Stepping Back to Move Forward

Anxious Athlete Waiting at Starting Line, by Tableatny
Anxious Athlete Waiting at Starting Line, by Tableatny

There are times when my students teach me lessons unwittingly.

Several nights ago, my youngest violin student–a kindergartener–groaned about having to play the violin that day. Whenever she is overly tired or is having an off-day for various reasons, she becomes quite vocal about questioning why she chose the violin.

“But it sounds baaad,” Carissa* lamented. “Why do you say that?” I responded empathetically. She frowned and looked down at the floor. “I don’t think it sounds bad.”

I continued to explain to her briefly that the violin is a challenging instrument — like many others, it takes lots of practice. “Unlike piano, you have to find all of the notes – they’re invisible.” I pointed to my bare fingerboard. “You have to use your ears to find them, so it’s a little harder at first.” (Not that playing keyboard instruments is any easier – I only wish that I could play organ like a beast, but two hands for me is crazy-making, let alone the addition of two feet.)

After our talk we resumed “Mary Had a Little Lamb” – the first piece we practiced that night – but after much resistance, I gave in and returned to “Twinkle Twinkle Little Star” as she requested – the previous song on the page.

When we began the lesson, I attempted to switch the order so we could give more attention to the most recent song she learned first. I try my best to spend a balanced amount of time on my students’ repertoire, but I learned that night that maybe that’s not so important in every case. It did not make a difference that “Mary Had a Little Lamb” was technically easier – “Twinkle Twinkle Little Star,” though more challenging, was more familiar to her after having worked on it for several weeks. Funnily enough, she had begged to learn “Mary Had a Little Lamb” only a couple of weeks prior.

I most often praise Carissa with having great ears. Growing up in a musical family helped her to learn subconsciously when her strings are out of tune. She can’t yet tune them herself, but she will quickly tell me they sound “yucky” with more certainty than some students I’ve had twice her age. She uses her method book but typically learns the pieces by ear and with song, and when she masters a piece, she finds excitement in playing it on different strings. On the other hand, her good ear causes her to self-critique more harshly than most students I’ve taught at her level.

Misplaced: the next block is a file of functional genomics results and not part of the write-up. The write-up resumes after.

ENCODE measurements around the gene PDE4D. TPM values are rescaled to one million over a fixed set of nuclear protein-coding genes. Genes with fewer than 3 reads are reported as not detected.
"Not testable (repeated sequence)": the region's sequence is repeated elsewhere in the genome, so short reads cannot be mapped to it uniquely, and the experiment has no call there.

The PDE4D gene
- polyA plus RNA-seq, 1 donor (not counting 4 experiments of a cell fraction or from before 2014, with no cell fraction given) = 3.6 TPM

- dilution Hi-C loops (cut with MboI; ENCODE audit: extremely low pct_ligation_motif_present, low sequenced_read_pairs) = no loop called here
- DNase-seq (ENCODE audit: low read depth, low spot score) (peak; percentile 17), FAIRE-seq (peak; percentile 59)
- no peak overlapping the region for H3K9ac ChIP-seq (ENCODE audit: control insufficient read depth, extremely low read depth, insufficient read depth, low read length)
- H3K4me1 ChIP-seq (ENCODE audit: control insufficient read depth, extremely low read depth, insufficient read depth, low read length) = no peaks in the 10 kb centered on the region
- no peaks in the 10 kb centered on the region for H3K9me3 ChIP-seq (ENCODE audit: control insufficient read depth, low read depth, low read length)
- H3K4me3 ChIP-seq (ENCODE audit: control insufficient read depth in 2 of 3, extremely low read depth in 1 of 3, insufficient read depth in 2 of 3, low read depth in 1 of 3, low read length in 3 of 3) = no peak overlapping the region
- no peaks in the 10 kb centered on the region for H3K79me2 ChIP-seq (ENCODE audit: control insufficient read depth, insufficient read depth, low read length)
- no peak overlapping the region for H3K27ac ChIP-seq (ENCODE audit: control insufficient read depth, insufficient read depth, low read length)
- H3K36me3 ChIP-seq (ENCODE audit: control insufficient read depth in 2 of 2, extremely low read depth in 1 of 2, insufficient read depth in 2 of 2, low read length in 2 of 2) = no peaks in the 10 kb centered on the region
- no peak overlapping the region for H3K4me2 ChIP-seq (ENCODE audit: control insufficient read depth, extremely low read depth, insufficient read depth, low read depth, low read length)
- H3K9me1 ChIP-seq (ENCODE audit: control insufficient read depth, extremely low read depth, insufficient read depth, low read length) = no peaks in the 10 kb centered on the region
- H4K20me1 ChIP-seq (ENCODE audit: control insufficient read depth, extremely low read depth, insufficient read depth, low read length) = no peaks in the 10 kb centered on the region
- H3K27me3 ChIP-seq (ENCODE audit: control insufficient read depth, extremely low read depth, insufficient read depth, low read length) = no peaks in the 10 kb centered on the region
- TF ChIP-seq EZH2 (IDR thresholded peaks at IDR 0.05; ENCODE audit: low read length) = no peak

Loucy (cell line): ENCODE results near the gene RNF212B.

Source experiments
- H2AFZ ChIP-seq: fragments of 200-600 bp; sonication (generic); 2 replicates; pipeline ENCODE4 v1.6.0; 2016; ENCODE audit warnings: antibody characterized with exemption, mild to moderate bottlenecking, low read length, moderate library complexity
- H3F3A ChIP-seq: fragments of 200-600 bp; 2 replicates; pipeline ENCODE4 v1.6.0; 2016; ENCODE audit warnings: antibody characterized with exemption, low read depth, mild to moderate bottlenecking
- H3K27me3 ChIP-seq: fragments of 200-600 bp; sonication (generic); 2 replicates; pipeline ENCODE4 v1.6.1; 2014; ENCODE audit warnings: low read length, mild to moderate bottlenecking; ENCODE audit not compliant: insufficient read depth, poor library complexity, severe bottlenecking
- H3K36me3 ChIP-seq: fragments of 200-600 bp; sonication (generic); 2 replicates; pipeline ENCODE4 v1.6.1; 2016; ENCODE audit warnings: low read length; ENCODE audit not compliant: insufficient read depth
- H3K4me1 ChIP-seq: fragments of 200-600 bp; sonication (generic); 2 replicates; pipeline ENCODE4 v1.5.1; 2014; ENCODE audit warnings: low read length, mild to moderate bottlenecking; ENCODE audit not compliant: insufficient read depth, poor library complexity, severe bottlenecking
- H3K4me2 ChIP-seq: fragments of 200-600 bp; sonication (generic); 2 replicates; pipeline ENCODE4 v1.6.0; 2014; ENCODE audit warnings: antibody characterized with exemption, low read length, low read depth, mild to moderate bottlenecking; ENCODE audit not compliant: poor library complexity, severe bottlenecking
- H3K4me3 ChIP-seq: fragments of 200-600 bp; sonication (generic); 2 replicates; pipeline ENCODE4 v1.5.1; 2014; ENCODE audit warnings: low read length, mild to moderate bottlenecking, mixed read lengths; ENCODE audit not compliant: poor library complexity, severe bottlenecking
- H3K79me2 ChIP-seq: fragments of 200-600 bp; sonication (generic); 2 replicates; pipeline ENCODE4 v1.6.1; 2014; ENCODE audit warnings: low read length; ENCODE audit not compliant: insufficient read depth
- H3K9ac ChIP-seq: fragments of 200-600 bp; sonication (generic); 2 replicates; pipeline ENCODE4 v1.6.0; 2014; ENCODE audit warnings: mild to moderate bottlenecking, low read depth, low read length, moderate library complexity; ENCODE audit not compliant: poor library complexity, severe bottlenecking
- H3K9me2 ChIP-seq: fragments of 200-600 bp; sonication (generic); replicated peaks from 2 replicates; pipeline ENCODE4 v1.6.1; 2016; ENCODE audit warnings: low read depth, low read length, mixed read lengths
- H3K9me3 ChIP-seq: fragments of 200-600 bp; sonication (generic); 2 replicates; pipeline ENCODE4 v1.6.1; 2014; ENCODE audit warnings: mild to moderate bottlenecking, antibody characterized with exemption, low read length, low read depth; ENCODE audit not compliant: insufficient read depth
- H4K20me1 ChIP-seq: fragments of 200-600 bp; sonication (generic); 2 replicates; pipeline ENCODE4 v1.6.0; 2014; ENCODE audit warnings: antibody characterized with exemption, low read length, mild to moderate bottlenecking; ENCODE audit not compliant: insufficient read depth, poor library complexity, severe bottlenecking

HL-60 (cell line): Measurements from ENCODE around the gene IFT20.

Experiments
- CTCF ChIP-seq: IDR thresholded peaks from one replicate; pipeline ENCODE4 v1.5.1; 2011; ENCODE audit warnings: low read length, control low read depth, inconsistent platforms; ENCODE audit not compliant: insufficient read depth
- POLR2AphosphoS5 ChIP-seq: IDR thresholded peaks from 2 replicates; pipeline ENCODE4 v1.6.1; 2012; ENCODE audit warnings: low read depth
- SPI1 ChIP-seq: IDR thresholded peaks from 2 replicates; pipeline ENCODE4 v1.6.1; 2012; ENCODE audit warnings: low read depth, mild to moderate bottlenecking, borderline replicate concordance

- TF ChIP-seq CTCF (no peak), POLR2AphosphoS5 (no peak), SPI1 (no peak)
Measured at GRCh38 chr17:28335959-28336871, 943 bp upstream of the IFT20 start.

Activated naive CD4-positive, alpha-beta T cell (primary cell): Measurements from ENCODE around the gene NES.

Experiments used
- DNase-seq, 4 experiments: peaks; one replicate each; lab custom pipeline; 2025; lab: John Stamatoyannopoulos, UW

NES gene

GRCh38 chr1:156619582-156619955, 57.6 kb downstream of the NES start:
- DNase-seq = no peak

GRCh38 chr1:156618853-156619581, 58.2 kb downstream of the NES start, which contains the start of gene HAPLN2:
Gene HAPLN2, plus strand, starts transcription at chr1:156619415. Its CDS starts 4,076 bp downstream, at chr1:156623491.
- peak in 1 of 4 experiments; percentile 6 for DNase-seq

I confess – as a teacher and as a musician myself, I undervalue the power of reviewing my skills. Revisiting old pieces and etudes is helpful simply for the purpose of not forgetting, but perhaps it is more important to review repertoire for the sake of confidence. Since learning the notes is no longer an issue, review can also give one an opportunity to experiment with the piece in a way that can build creativity and expression.

After hearing her groan a bit about practicing, I laughed a little on the inside — she said some of the things I’ve thought to myself on several occasions but would be too embarrassed to admit out loud. I have a tendency to warm up a little bit when I practice and then dive right into the meat of my repertoire at that time, only to start feeling overwhelmed. However, I have learned through her that including an oldie-but-goody in the practice routine is wise. It looks like I’ll be incorporating some review time in with my musical New Year’s resolutions.

*The student’s name and repertoire have been changed to provide anonymity.


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